Sunday, July 20, 2008

Fwd: Three top scientists and the Left caution on deal

---------- Forwarded message ----------
From: V.C.Job
Date: Sun, Jul 20, 2008 at 12:39 PM
Subject: Re: Three top scientists and the Left caution on deal
To: nam <>

Not only the three scientists but also the CPM,CPI and other Left parties are also opposing the deal. The Chineese Government also would like to see that the country is destabilized on this account , however Chineese are not opposing to it as otherwise the energy burdon will fall back on them. The left is unable to see the Chineese logic. So let the deal be abandoned to the great joy for the Left and the three scientists while hundreds of other scientists and the people of India want the deal to go ahead.

The crux of the matter is that we the Left objected to Computerisation, Concrete Mixer, Tractor, Harvesting machine and the whole lot saying that all these are not in the best interest of the nation, still we had all of them, so will be the nuclear issue.


--- On Sun, 7/20/08, nam <> wrote:

From: nam <>
Subject: Three top scientists caution on deal
Date: Sunday, July 20, 2008, 11:16 AM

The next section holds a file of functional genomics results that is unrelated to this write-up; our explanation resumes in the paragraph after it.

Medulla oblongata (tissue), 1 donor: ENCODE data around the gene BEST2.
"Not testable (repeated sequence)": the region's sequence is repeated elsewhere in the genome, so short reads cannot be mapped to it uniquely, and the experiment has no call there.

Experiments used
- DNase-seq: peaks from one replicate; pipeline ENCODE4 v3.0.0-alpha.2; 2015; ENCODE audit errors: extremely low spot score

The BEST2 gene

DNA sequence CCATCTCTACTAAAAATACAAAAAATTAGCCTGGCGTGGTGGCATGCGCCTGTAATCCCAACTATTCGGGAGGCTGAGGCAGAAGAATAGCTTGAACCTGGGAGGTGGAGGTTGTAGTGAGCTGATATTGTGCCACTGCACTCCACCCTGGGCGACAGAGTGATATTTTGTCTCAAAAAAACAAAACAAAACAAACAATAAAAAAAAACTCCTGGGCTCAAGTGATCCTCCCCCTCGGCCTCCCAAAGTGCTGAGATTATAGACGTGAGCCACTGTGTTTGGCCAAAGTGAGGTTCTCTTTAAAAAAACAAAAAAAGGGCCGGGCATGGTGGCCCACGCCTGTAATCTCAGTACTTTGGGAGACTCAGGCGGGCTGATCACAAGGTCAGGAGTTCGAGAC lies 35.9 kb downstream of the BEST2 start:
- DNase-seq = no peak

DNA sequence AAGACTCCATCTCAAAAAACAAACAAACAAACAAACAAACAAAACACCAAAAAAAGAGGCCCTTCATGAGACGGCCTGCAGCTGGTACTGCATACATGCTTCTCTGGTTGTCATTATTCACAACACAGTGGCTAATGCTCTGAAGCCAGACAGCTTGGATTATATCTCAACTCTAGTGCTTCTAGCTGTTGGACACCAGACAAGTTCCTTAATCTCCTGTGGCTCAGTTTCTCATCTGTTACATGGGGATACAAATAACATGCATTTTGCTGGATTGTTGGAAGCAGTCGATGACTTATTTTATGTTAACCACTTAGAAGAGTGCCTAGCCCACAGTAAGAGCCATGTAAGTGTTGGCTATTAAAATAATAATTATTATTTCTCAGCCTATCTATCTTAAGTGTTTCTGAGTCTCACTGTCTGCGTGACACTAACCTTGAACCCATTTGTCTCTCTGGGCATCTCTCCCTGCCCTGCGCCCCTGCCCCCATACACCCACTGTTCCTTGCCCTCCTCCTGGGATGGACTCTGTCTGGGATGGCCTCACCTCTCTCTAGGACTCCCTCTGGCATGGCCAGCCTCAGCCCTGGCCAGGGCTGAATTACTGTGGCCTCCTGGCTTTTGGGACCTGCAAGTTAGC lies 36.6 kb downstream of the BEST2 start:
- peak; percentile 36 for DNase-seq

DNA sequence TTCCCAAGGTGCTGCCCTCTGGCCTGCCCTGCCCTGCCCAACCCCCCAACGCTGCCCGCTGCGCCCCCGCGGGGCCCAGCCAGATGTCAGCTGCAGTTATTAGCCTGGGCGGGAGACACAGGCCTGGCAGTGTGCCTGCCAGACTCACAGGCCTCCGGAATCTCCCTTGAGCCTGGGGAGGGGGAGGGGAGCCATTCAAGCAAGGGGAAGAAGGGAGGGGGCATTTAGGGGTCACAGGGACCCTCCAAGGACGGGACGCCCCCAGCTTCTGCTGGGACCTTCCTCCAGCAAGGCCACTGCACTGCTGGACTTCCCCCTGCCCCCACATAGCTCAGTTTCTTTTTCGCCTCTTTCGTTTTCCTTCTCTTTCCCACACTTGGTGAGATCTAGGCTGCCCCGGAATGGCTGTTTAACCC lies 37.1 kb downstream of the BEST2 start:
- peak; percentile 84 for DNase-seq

Three top scientists caution on deal  Sandeep Dikshit  NEW DELHI: Three of the country's top nuclear scientists have said that once the nuclear deal is in place, India's commercial nuclear interaction with other countries will be "firmly controlled" by Washington through the Hyde Act enforced through the U.S. "stranglehold" on the Nuclear Suppliers Group.  The scientists — P. K. Iyengar (former chairman, Atomic Energy Commission), A. Gopalakrishnan (former Atomic Energy Regulatory Board chief) and A.N. Prasad (former Bhabha Atomic Research Centre Director — have written a letter of appeal to Members of Parliament (MPs) on the Indo-U.S. civilian nuclear cooperation and pointed out several lacunae in the draft safeguards agreement with the International Atomic Energy Agency (IAEA).  "We are strongly of the opinion that the government should not seek the IAEA Board's approval for the current draft safeguards agreement until its implications are debated more fully within the country and with a group of experts who were not party to the IAEA negotiations," they observed, adding that analysts had convincingly refuted the government's main reason for pushing the deal — energy security to the country.

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